“Are there any funding agencies that may likely assist ANGLEC in recouping some of its costs”? The Anguillian asked the head of the island’s power company.

“We’ve been exploring mostly contribution in kind, in labour, equipment and that kind of stuff. But I think we have to start looking at other means of financing this initiative because ANGLEC plays a vital role in the economy of Anguilla. The faster we can do this, the better it will be for everyone in Anguilla – better for the economy and the better it will be for the businesses.

“We were just talking recently about the strategy in terms of getting to the west where the major hotels are. That’s an area which has a significant amount of damage so there will be a considerable effort to get down there, but I think there are different strategies we can apply. What we need are human resources. We need about 30 linesmen. If we can get 30 linesmen to support this process, along with bucket truck equipment and digger Derrick equipment to support them, I think we can knock off a month of this restoration initiative. Our initial completion date still holds. We are actually sticking to the plans in terms of the progress we are making. Things could change and things could improve.
“We had initially a six-month target to wrap this up, and it is our hope that we can do this much sooner – and we are executing different strategies to make that happen. But, until we get more resources, there is only so much our current resources can do. It is a very specific skill set that’s needed in terms of linesmen, so the guys who are up there in the trucks and on the poles have the experience in building the lines and making things work. So those are the key resources we need. There are other resources which can come along to support them, but those can be local resources.”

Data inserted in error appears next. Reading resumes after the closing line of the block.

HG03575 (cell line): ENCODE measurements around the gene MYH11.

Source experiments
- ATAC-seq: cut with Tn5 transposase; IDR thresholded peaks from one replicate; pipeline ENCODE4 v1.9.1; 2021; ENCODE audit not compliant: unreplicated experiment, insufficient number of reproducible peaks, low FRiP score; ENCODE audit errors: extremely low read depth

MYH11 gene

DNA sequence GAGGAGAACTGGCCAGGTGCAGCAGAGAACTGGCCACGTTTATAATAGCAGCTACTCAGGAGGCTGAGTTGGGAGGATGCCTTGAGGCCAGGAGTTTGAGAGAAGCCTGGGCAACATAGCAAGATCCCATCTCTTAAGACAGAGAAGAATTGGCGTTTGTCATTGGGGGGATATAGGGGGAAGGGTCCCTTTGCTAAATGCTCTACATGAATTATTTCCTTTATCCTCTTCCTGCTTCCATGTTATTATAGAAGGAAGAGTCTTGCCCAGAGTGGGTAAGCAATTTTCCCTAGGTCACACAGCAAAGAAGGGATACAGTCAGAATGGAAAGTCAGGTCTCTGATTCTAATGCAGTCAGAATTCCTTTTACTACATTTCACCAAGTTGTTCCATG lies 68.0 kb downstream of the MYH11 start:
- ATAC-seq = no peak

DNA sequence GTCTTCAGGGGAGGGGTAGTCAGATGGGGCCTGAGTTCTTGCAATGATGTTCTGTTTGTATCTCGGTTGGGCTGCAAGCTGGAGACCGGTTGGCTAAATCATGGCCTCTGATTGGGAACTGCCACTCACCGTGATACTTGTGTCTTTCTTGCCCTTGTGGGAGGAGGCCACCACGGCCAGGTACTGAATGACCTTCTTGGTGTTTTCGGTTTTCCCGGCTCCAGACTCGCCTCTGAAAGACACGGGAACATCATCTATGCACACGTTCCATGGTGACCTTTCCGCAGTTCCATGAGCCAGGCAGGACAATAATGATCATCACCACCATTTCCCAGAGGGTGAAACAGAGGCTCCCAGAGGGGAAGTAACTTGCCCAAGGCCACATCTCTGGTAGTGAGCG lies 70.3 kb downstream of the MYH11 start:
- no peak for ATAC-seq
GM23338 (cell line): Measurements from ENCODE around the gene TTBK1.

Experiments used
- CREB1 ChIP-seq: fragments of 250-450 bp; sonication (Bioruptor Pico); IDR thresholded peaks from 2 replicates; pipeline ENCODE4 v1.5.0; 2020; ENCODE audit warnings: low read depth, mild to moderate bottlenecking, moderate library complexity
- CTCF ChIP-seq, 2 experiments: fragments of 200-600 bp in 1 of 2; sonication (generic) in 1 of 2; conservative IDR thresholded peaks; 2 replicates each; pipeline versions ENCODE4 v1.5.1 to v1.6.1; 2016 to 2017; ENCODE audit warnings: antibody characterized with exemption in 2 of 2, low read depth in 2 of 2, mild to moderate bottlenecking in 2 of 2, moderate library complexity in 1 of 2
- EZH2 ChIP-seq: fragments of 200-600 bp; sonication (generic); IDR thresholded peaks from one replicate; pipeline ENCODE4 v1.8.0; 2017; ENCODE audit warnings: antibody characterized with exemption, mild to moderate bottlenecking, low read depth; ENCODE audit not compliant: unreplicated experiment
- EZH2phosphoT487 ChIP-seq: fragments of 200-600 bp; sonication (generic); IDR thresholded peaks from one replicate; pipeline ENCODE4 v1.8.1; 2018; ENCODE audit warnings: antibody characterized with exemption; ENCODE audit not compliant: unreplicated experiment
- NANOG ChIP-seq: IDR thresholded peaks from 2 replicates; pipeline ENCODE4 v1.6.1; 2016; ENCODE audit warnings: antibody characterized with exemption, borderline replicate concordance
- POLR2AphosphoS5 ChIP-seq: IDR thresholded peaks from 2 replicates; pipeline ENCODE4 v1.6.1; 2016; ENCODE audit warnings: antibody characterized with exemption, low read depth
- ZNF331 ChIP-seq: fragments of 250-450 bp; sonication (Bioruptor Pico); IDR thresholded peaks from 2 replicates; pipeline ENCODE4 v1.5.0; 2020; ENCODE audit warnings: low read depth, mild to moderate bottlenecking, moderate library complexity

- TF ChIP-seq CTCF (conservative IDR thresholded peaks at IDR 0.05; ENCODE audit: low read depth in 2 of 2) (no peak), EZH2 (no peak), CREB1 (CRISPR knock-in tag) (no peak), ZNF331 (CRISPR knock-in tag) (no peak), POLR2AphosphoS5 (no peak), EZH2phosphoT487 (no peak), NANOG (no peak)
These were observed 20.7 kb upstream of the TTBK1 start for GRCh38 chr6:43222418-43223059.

Mr. Gumbs continued: “We have been working very closely with the Chief Minister and the Governor, and they are very well in tuned with our needs. They have been very supportive in trying to get us additional resources to carry out this effort. It is all hands on deck.”

“What can you tell the people of Anguilla to give them hope that ANGLEC is on top of the situation to eventually meet their electricity needs as quickly as possible?” he was asked.

“That’s easy,” he answered. “ANGLEC is made up of people, and the people who drive this company, and make it work, are a team of really dedicated workers, out in the fields – in the office supporting the field work; and everybody is dedicated to making this restoration process happen. Thank you to all the people who are contributing to this effort.

Mr.Gumbs was accompanied at The Anguillian newspaper’s interview by ANGLEC’s very capable Public Relations Officer, Mrs Jemila Morson Hodge. She commented:

“We are hearing a lot of things from the public. One thing that really rings through is that our guys are working hard. I think it is one thing to tell folk this is our strategy – and this is our plan – but to actually see the guys on the road, and putting in the work, is what is really ringing out with the public. The one Caribbean sentiment is really felt especially on Facebook where people just love to see the community coming out from such a tragedy.

“It is something we celebrate, and we are so honoured and thankful to have our Caribbean guest workers, but our local ANGLEC guys are local heroes on the road. It is very heart-warming and that’s one of the things that we get especially on Facebook on a daily basis. We do get a lot of questions, understandably at a time like this, when everybody wants to know when will my area have back power – and so the more resources and support that we get, it is easier to give a more reliable timeline, and that’s something we are working towards.”

anguillian
By anguillian October 30, 2017 10:51 Updated